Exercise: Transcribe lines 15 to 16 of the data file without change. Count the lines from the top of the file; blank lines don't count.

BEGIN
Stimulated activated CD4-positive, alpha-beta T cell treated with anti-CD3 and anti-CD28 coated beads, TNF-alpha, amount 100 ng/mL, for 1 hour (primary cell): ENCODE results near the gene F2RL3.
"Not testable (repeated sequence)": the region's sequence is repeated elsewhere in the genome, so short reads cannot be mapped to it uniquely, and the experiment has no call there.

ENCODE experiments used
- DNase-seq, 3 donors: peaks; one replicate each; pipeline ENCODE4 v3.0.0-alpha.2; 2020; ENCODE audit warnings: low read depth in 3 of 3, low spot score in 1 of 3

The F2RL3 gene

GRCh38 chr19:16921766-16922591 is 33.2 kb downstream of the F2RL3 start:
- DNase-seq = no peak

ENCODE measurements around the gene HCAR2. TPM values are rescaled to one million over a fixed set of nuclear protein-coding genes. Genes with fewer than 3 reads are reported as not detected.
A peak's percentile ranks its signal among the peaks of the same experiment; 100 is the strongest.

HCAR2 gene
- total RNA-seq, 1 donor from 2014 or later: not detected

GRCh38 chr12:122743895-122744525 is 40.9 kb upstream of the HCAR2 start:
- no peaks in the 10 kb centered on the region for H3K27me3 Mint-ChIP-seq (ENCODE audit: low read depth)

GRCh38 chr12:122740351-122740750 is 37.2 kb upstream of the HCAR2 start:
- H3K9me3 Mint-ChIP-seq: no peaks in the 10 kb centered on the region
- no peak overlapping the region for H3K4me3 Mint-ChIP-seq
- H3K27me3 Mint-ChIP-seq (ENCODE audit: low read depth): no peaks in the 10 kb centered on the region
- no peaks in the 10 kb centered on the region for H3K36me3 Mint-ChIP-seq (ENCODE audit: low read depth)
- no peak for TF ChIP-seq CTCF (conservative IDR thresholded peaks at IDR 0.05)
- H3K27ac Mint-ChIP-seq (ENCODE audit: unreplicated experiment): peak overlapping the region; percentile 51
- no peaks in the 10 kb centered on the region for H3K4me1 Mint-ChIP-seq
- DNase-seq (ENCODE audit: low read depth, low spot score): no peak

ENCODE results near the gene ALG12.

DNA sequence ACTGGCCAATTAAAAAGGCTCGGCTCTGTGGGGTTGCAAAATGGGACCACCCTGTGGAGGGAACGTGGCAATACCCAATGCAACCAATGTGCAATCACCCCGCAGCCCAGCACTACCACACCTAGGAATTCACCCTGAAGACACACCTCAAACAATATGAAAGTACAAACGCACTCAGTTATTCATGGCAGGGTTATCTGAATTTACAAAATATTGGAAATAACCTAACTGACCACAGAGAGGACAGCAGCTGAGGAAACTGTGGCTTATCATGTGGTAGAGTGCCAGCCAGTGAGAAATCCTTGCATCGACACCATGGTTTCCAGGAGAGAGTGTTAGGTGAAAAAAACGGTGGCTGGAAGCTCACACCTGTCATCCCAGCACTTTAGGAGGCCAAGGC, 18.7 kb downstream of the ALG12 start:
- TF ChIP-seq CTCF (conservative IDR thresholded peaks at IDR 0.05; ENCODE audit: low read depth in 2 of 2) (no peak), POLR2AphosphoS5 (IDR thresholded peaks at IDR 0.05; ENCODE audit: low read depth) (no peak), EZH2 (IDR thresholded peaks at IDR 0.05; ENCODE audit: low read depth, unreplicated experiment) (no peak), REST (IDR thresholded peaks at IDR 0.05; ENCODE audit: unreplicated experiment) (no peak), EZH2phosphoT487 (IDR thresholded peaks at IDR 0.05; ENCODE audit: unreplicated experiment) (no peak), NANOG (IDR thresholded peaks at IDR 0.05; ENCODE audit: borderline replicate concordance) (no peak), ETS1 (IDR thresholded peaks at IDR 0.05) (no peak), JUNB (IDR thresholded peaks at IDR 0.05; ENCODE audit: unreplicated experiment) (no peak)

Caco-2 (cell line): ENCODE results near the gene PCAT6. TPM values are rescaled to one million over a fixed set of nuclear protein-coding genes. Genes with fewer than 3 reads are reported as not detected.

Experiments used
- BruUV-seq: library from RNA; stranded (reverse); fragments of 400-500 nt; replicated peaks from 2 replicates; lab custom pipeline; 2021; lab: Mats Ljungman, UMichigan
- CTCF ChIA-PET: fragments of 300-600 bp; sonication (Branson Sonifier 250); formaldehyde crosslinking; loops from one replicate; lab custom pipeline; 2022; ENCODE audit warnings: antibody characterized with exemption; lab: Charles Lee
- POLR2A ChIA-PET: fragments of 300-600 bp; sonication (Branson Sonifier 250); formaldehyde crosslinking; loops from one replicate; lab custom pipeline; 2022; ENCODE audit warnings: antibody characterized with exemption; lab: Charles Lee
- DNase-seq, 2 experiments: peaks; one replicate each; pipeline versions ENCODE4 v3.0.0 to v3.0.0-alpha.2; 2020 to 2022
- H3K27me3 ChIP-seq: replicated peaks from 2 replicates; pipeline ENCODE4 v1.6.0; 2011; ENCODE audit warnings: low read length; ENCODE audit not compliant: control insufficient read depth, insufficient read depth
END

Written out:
- H3K9me3 Mint-ChIP-seq: no peaks in the 10 kb centered on the region
- no peak overlapping the region for H3K4me3 Mint-ChIP-seq